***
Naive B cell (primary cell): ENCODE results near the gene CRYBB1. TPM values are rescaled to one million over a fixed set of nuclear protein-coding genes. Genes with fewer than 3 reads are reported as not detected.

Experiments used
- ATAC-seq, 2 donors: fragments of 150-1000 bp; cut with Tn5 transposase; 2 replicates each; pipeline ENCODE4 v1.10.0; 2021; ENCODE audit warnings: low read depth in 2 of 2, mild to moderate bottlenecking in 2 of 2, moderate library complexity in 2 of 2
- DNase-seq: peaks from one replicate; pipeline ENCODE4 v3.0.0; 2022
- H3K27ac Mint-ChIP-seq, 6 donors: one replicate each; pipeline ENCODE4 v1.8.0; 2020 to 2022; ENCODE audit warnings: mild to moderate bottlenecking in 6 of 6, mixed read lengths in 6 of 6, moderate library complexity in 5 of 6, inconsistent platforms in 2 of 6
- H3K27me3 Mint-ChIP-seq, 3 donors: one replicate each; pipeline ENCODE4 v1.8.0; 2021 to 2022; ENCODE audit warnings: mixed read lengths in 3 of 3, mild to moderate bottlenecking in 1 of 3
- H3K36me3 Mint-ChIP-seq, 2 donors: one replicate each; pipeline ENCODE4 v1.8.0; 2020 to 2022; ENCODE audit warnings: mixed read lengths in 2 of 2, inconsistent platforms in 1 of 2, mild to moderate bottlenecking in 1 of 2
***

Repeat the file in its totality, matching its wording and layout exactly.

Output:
Naive B cell (primary cell): ENCODE results near the gene CRYBB1. TPM values are rescaled to one million over a fixed set of nuclear protein-coding genes. Genes with fewer than 3 reads are reported as not detected.

Experiments used
- ATAC-seq, 2 donors: fragments of 150-1000 bp; cut with Tn5 transposase; 2 replicates each; pipeline ENCODE4 v1.10.0; 2021; ENCODE audit warnings: low read depth in 2 of 2, mild to moderate bottlenecking in 2 of 2, moderate library complexity in 2 of 2
- DNase-seq: peaks from one replicate; pipeline ENCODE4 v3.0.0; 2022
- H3K27ac Mint-ChIP-seq, 6 donors: one replicate each; pipeline ENCODE4 v1.8.0; 2020 to 2022; ENCODE audit warnings: mild to moderate bottlenecking in 6 of 6, mixed read lengths in 6 of 6, moderate library complexity in 5 of 6, inconsistent platforms in 2 of 6
- H3K27me3 Mint-ChIP-seq, 3 donors: one replicate each; pipeline ENCODE4 v1.8.0; 2021 to 2022; ENCODE audit warnings: mixed read lengths in 3 of 3, mild to moderate bottlenecking in 1 of 3
- H3K36me3 Mint-ChIP-seq, 2 donors: one replicate each; pipeline ENCODE4 v1.8.0; 2020 to 2022; ENCODE audit warnings: mixed read lengths in 2 of 2, inconsistent platforms in 1 of 2, mild to moderate bottlenecking in 1 of 2